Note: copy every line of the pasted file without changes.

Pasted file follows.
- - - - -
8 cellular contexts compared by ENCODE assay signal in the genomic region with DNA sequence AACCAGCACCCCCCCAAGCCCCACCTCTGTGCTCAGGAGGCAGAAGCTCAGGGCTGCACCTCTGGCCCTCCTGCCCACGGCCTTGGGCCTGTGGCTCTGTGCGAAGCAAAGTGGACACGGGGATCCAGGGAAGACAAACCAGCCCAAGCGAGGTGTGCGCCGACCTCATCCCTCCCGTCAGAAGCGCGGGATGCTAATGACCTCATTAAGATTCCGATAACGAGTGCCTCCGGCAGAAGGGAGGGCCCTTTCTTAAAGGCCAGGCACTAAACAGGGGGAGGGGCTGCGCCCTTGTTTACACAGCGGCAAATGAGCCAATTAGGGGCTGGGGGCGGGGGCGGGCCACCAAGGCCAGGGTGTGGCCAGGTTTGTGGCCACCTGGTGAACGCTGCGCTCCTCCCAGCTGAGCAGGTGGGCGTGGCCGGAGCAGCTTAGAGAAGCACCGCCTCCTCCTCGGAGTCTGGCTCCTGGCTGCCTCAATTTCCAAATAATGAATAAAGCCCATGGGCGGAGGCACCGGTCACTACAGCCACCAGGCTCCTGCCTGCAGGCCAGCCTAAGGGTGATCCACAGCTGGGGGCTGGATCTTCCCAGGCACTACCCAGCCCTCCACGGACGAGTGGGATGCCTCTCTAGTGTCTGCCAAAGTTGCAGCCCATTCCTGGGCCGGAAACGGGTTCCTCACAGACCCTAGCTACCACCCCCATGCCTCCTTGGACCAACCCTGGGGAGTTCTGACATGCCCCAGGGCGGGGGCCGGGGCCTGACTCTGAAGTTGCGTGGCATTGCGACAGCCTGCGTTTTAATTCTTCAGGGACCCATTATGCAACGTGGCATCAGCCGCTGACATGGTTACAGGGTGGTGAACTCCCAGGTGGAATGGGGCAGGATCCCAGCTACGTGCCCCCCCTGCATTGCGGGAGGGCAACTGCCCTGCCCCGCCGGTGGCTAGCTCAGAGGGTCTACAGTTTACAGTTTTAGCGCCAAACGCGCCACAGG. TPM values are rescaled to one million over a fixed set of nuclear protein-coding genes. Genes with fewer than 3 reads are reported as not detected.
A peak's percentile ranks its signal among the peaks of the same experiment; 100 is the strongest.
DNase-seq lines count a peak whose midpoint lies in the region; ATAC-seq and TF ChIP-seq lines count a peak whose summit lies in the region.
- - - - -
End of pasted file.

8 cellular contexts compared by ENCODE assay signal in the genomic region with DNA sequence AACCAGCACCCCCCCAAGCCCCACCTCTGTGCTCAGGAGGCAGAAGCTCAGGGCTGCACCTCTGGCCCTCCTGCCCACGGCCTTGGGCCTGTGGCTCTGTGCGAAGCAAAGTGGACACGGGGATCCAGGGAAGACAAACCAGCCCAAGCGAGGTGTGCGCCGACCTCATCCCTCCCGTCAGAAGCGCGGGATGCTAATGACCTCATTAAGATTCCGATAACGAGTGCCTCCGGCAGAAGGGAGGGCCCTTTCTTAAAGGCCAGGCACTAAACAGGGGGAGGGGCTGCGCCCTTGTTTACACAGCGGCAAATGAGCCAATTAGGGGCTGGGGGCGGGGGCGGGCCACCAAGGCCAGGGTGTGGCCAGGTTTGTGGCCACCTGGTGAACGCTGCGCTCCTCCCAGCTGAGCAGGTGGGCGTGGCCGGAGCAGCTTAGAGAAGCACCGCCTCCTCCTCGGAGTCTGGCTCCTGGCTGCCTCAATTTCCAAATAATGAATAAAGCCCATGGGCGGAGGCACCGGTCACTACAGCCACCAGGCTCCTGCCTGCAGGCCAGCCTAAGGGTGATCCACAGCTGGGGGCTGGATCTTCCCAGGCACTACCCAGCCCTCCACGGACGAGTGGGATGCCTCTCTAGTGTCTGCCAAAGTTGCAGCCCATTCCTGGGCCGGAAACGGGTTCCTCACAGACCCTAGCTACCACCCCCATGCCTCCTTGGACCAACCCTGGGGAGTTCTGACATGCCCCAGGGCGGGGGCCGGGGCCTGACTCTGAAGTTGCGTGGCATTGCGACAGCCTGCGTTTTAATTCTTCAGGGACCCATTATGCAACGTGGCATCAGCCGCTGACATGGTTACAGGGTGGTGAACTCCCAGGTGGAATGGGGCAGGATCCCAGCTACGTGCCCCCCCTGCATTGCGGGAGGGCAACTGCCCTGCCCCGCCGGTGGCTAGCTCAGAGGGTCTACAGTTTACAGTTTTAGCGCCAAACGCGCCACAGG. TPM values are rescaled to one million over a fixed set of nuclear protein-coding genes. Genes with fewer than 3 reads are reported as not detected.
A peak's percentile ranks its signal among the peaks of the same experiment; 100 is the strongest.
DNase-seq lines count a peak whose midpoint lies in the region; ATAC-seq and TF ChIP-seq lines count a peak whose summit lies in the region.